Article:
A little more than a year after naming its football field after legendary coach Tom Fisher, Zephyrhills High School has named the school’s gymnasium floor after longtime varsity boys’ basketball coach Alan Reed.
From now on, anyone stepping on the gym floor will be walking on “Alan Reed Court” — which has been visibly stenciled along the sidelines.
A formal dedication ceremony for Reed was held Jan. 18 — an evening that coincided with a Bulldogs defeat of crosstown rival Pasco High, 61-34.
Reed, 71, served as Zephyrhills boys’ basketball coach for a total of 16 years — in four separate stints — 1975 to 1979; 1981 to 1986; 2006 to 2010; and, 2014 to 2016.
During that time he became — and still is — the school’s all-time winningest basketball coach.
His teams claimed two district titles and a final four appearance. He was conference basketball coach of the year three times.
His coaching efforts goes beyond hoops, too.
In total, he’s been involved with Zephyrhills athletics for more than 35 years, also coaching volleyball, track, football and softball.
To this day, he remains a volunteer coach at the school.
In that role, Reed spends countless hours with players in the weight room, scouting, and of course, offering strategy advice when broached.
“It beats sitting on the couch,” Reed said of volunteering. “It keeps me busy. I love the game. It’s what I do. It’s who I am. It’s my whole life.”
Before embarking on a lengthy coaching career, Reed played high school basketball in Pennsylvania and then for Florida Southern College in Lakeland. In-between, Reed spent four years in the U.S. Air Force where he reached the rank of sergeant, and also played hoops.
At Zephyrhills, Reed’s most successful basketball teams came 40 years apart from each other.
In his second season — 1976 — the Bulldogs went 21-7 and won a district title.
Fast forward to 2016 — his final year as a head basketball coach —and that squad went 27-5 and reached the 5A state semifinals. It also marked the program’s first final four appearance since 1966.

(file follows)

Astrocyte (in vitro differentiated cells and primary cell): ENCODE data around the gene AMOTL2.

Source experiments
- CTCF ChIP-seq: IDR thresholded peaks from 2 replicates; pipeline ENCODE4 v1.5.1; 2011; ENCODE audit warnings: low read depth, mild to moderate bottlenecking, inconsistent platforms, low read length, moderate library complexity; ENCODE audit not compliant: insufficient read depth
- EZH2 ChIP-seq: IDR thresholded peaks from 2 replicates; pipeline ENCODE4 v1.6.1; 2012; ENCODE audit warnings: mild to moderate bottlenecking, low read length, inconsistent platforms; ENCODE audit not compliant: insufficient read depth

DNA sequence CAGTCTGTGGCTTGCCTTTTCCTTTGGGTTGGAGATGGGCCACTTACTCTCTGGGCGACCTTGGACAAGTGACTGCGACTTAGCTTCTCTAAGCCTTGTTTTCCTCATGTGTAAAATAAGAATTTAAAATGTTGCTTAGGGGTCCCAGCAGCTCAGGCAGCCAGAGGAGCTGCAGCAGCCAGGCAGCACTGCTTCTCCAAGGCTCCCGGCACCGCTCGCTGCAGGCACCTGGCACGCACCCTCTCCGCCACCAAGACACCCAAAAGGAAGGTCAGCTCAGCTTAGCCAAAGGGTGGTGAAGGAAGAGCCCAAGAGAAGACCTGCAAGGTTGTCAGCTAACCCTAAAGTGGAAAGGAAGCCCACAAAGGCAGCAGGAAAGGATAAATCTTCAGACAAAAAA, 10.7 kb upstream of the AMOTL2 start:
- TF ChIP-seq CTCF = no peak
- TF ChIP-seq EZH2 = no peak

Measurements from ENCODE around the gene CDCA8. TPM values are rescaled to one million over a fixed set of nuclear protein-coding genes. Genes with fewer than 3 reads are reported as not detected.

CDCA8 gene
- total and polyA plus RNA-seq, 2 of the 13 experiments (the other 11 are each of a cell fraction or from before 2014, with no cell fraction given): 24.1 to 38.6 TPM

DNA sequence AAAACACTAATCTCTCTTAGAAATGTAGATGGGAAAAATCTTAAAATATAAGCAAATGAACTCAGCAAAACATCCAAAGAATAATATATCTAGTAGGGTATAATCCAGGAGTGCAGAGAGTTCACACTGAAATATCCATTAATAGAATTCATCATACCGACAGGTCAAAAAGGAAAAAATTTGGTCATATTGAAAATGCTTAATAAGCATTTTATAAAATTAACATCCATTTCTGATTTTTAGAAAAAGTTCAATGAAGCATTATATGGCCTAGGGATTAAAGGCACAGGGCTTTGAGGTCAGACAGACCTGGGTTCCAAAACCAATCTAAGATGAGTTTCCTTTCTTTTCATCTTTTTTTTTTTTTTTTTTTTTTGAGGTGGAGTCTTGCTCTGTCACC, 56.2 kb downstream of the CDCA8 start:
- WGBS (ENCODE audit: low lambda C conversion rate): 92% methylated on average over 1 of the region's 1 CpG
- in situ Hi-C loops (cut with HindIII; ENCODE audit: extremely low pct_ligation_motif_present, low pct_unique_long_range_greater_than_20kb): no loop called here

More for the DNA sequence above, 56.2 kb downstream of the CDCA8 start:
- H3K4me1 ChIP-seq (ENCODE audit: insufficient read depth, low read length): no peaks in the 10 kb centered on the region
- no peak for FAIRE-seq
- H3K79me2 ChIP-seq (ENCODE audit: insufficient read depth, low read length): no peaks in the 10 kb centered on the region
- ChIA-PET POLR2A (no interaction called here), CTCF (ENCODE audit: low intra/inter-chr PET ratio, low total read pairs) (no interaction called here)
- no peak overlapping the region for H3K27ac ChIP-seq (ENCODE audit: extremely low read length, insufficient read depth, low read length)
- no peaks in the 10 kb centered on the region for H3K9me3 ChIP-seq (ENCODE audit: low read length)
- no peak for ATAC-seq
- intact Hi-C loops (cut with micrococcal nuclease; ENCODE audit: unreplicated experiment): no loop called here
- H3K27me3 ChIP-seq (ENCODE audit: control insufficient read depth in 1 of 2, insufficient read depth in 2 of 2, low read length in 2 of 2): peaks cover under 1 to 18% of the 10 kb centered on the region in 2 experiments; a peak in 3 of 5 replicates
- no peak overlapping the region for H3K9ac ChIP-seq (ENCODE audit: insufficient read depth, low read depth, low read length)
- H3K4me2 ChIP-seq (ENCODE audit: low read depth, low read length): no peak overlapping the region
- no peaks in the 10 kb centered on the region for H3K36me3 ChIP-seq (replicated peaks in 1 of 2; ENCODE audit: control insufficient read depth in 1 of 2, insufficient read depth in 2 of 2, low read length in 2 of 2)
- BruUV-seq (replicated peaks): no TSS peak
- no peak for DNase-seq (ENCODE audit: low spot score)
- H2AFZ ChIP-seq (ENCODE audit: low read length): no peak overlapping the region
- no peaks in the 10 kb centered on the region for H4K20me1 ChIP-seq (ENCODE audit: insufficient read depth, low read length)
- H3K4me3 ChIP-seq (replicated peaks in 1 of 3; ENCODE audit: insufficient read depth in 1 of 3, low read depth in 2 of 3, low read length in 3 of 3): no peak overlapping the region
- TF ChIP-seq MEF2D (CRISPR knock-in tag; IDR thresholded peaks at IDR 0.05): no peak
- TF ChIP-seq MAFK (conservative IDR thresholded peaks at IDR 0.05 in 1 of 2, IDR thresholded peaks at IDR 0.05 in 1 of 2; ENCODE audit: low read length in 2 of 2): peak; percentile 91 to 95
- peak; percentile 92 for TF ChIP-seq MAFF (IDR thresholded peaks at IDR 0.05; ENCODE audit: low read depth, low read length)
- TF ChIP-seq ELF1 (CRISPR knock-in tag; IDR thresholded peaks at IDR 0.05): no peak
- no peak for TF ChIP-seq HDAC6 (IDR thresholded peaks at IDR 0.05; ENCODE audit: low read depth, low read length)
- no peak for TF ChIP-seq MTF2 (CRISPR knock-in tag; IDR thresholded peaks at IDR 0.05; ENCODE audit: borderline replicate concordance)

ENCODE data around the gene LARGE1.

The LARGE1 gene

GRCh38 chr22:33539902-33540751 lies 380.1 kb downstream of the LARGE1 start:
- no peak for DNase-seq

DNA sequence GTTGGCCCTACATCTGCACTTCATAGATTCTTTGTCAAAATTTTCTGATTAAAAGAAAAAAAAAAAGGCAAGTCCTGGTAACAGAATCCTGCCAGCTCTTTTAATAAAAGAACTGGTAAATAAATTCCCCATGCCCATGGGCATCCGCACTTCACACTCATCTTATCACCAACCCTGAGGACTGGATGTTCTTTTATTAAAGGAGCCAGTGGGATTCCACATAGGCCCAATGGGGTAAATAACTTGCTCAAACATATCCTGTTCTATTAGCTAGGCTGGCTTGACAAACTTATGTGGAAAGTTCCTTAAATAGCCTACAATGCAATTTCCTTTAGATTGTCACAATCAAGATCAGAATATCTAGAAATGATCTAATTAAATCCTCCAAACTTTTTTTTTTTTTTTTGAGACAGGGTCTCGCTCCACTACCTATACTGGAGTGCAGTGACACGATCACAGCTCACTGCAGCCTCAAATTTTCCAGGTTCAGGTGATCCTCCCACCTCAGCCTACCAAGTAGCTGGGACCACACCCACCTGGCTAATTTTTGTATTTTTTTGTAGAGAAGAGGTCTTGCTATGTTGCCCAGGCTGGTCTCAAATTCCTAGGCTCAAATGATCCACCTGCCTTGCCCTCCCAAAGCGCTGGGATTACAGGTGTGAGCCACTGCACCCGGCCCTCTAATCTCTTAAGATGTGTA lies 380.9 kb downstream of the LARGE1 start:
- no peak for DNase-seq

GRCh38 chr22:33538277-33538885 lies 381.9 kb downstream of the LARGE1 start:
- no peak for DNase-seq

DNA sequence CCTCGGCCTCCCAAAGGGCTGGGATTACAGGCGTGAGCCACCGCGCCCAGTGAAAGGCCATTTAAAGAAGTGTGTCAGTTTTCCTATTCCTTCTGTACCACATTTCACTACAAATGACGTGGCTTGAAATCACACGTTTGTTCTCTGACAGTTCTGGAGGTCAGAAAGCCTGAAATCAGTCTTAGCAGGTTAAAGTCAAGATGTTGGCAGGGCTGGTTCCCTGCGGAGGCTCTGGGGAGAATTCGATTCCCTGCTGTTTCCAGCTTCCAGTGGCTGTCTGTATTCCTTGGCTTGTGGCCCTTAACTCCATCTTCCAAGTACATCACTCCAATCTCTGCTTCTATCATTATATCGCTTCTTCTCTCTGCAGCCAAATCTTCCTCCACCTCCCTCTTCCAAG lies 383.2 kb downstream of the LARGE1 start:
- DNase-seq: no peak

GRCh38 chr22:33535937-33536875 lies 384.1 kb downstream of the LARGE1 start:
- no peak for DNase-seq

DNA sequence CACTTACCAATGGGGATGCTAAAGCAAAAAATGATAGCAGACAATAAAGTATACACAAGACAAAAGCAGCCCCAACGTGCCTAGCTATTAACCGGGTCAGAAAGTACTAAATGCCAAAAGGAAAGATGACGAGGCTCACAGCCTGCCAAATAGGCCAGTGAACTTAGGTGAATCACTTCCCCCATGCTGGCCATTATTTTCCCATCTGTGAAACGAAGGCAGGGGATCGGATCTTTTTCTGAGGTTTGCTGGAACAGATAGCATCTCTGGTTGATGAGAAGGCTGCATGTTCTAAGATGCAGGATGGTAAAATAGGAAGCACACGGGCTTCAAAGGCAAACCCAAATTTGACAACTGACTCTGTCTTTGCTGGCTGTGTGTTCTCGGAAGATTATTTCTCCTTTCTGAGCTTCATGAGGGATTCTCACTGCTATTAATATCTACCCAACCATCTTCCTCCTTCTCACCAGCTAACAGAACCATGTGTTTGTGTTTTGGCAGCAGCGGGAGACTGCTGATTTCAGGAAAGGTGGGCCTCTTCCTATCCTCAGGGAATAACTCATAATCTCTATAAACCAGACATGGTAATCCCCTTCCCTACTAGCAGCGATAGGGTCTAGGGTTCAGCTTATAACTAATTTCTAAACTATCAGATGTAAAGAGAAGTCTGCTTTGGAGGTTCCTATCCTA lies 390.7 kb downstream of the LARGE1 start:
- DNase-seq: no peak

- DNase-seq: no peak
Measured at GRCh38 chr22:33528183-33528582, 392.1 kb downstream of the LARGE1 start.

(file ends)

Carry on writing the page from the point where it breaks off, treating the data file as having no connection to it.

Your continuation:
There were many other memorable seasons scattered throughout, too.
Said Reed: “There’s a lot of ’em. I had a lot of special teams that didn’t have good winning records, but were much better at the end of the road (season) than the beginning.”
Yet, Reed’s biggest contributions to the school is more than just wins and losses, Zephyrhills athletic director Bruce Cimorelli said.
“The guy knows his basketball,” Cimorelli said, “but, he’s just a really good influence on the kids — teaching them work ethic, being on time, those sorts of things.”
Reed’s impact was undoubtedly apparent in the welcoming he received at the pregame dedication.
Dozens of former players and coaches — as well as a handful of Reed’s former teammates — joined hundreds of Bulldogs fans in congratulating Reed and giving him a rousing ovation when the gymnasium floor was officially named for him.
For Reed, the special event was “totally unexpected.”
“I can’t even put it into words,” Reed said. “I love this community. I love this high school. It’s just an honor.”
In that group of cheering attendees was Academy at the Lakes varsity football and basketball coach Shawn Brown, who once served as an assistant junior varsity basketball coach for Reed at Zephyrhills and also as a football coach at Stewart Middle School.
“He was straight old school,” Brown, who has won back-to-back eight-man state football titles at the Academy, said, describing Reed.
“He was good with adapting to the new style of everything, but he was strict on his ways and his philosophy. That never wavered. When he did something, he did it that way.
“I thought one thing he did really good was he always invested everything with the team and the community. He made sure the kids always had team shoes, uniforms. It was always a top-of-the-line type program.”
Brown added the Zephyrhills hoops coach is “definitely a person I learned a lot from.”
“I run some basketball drills that I learned from him — a couple of different plays I stole from him,” Brown said, with a hearty chuckle.
Meanwhile, the renaming of the hoops court comes at a good time for the Bulldogs’ boys squad, which stands at 12-4 overall and 8-2 in district play, as of Jan. 21.
Solid record and all, it didn’t keep Reed from giving an honest assessment of the roster he volunteers with each day.
“We’re not playing to our potential,” Reed said while the Bulldogs sported a 31-17 halftime lead over Pasco. “We’re struggling a little bit in a lot of areas. We just haven’t put it all together yet. We’ve got some good players, some good kids. We have a lot of inexperience…so they’re still catching up.”
Published January 23, 2019